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Interpreting 20 minute periods of low pressure shown in SleepyHead
#1
I'm one of the lucky ones. Moderate (AHI 15) before my Resmed.

Now, two months using CPAP, my AHI is considerably below 1, usually about .2

Question: For fun I'm looking at my data in SleepyHead. In the attached image, there are several 20 minute periods when my mask pressure drops significantly.

I'm assuming these are part of the normal sleep cycle. Is that right? Are they REM sleep or something?

What about the pressure drop during the two RERAs? Related somehow?

Are there other patterns in Sleepyhead data (either pressure or other parameters) that make for interesting reading for someone with a general interest in the field?

For example, I can see how fast I fall asleep. And I can see that my sleep breathing is shallower and faster than my waking breathing.

But, what else might be fun to spot?

Tom

   
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#2
The mask pressure drops correlate perfectly with machine pressure drops. If you want constant, just increase the minimum pressure. It appears you're using a relatively low maximum pressure in combination with an EPR of 3 which effectively gives you a pressure of 4/7 (EPEP/IPAP) when your machine is at its maximum pressure of 7.4. that is most of the night, and it works well. But when the machine pressure drops to 6, the mask pressure follows, and in once case you had a hypopnea.

This is really simple. Set your machine to fixed pressure at 7.4 with your EPR at 3, and those dips will go away. There is no reason to use APAP at that low pressure anyway.
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#3
(02-25-2016, 11:05 PM)Sleeprider Wrote: The mask pressure drops correlate perfectly with machine pressure drops. If you want constant, just increase the minimum pressure. It appears you're using a relatively low maximum pressure in combination with an EPR of 3 which effectively gives you a pressure of 4/7 (EPEP/IPAP) when your machine is at its maximum pressure of 7.4. that is most of the night, and it works well. But when the machine pressure drops to 6, the mask pressure follows, and in once case you had a hypopnea.

This is really simple. Set your machine to fixed pressure at 7.4 with your EPR at 3, and those dips will go away. There is no reason to use APAP at that low pressure anyway.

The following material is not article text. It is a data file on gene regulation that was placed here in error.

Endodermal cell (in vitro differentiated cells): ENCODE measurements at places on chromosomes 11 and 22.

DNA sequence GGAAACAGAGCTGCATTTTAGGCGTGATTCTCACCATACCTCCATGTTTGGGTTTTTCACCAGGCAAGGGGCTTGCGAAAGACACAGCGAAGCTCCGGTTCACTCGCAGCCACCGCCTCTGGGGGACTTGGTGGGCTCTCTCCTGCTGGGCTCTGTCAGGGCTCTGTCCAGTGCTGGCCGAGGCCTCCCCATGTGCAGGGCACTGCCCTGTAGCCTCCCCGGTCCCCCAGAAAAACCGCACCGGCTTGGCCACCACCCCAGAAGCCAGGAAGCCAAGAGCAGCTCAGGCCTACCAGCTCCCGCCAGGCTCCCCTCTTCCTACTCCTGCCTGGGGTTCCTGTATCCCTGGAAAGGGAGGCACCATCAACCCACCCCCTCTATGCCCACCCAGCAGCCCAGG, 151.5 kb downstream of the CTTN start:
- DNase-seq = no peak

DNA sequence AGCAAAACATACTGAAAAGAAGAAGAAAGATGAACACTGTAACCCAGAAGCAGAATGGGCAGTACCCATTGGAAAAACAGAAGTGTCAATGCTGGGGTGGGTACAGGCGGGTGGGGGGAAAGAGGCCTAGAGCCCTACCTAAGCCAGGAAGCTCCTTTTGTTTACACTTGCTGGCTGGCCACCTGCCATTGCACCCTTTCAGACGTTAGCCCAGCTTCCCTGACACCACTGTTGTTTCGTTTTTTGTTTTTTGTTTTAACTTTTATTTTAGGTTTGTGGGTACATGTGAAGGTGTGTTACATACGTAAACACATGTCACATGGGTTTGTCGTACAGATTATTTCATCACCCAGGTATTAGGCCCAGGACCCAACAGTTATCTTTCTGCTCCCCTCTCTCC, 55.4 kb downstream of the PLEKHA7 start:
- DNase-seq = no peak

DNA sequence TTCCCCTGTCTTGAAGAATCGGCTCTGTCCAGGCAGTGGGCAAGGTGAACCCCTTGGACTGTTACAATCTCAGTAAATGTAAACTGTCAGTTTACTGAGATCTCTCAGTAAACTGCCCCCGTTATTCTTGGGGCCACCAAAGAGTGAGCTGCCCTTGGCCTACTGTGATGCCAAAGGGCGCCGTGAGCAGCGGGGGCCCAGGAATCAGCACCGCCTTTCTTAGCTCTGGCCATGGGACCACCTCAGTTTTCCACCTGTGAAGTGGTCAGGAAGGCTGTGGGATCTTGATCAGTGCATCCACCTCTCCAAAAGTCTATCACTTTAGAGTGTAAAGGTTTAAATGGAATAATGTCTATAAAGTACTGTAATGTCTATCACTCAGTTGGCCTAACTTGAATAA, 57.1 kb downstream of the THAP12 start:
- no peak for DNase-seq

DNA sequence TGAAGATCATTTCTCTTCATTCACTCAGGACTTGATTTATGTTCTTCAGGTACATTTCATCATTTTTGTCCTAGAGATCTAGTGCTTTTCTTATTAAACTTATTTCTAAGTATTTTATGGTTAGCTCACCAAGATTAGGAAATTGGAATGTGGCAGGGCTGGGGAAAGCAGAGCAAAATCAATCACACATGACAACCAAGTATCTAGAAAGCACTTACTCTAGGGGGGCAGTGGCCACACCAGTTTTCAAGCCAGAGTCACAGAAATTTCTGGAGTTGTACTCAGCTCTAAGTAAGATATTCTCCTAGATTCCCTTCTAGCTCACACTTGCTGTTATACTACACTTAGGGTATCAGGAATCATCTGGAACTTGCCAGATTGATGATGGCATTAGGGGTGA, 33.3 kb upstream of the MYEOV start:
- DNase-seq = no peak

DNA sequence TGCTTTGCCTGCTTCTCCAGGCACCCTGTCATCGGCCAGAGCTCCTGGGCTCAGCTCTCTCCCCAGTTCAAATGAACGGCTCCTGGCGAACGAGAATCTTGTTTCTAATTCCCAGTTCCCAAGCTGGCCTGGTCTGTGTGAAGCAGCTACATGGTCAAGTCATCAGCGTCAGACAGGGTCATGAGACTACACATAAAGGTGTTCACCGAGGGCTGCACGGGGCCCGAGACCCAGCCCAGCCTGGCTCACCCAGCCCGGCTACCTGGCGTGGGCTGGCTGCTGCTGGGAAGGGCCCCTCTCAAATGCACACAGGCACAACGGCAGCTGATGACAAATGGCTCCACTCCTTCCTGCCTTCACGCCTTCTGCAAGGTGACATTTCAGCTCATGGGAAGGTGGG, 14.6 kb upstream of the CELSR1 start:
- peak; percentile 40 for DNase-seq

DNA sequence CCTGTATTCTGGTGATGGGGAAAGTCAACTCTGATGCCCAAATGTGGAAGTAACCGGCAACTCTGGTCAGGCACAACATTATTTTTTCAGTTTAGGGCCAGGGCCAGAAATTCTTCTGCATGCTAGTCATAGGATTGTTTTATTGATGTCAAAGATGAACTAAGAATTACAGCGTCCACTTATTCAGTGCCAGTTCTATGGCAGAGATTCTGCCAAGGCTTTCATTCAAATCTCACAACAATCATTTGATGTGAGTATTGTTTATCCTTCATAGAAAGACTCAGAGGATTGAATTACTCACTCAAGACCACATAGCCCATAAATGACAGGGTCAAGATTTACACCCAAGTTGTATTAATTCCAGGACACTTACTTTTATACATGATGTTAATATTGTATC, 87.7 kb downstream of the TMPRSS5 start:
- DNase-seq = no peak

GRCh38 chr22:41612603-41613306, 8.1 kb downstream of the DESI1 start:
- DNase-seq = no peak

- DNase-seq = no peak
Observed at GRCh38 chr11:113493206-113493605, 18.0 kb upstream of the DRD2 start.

Hi, Sleeprider,

Thanks for the feedback.

I guess I was mistaken. I figured that the decrease in pressure must have been from my entering a different sleep state and the machine detecting that the pressure it provided could be decreased.

I'm rather new at this. And, I suppose this has been a topic of discussion here. But, I don't feel qualified to decide what adjustments to make to my CPAP machine. I'm sure you have a lot of experience, but the changes you suggest I'll discuss with my MD.

I'm happy with just a few events a night.

Thanks again.
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#4
No problem. Your treatment is excellent, and I don't see any reason to make any changes. Just remember when you are in Auto mode, the pressure may float between the minimum and maximum CPAP pressure settings. This will be reflected in the mask pressure. What strikes me, is that your machine is holding steady at your maximum set pressure. Normally, we would suggest a higher maximum pressure because the machine is apparently responding to something in its algorithm that suggests you need higher pressure than the maximum pressure setting allows; however with nearly zero events, it's not very compelling to make any changes. As long as you feel good and are benefiting from the therapy all is good. Don't hesitate to ask any other questions you might have.
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#5
Hi tfield98,
WELCOME! to the forum.!
Much success to you with your CPAP therapy.
trish6hundred
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#6
(02-26-2016, 10:36 AM)Sleeprider Wrote: ...because the machine is apparently responding to something in its algorithm that suggests you need higher pressure than the maximum pressure setting allows;

Interesting. In fact, after a few weeks of use, I was having some problems with nasal mask leaks so my MD lowered the maximum pressure from 8 to 7.4. Seems like a miniscule change numerically. That may explain it.

I'll ask him about it next time we talk.

Thanks again.

And to anyone struggling with their new CPAP machine, "hang in there!" In addition to all the helpful advice you get here, for some of us (including me) it just takes time for our bodies to get accustomed to a new regimen like this. But, the body and mind are remarkably flexible. So, give it time! :-)

Tom

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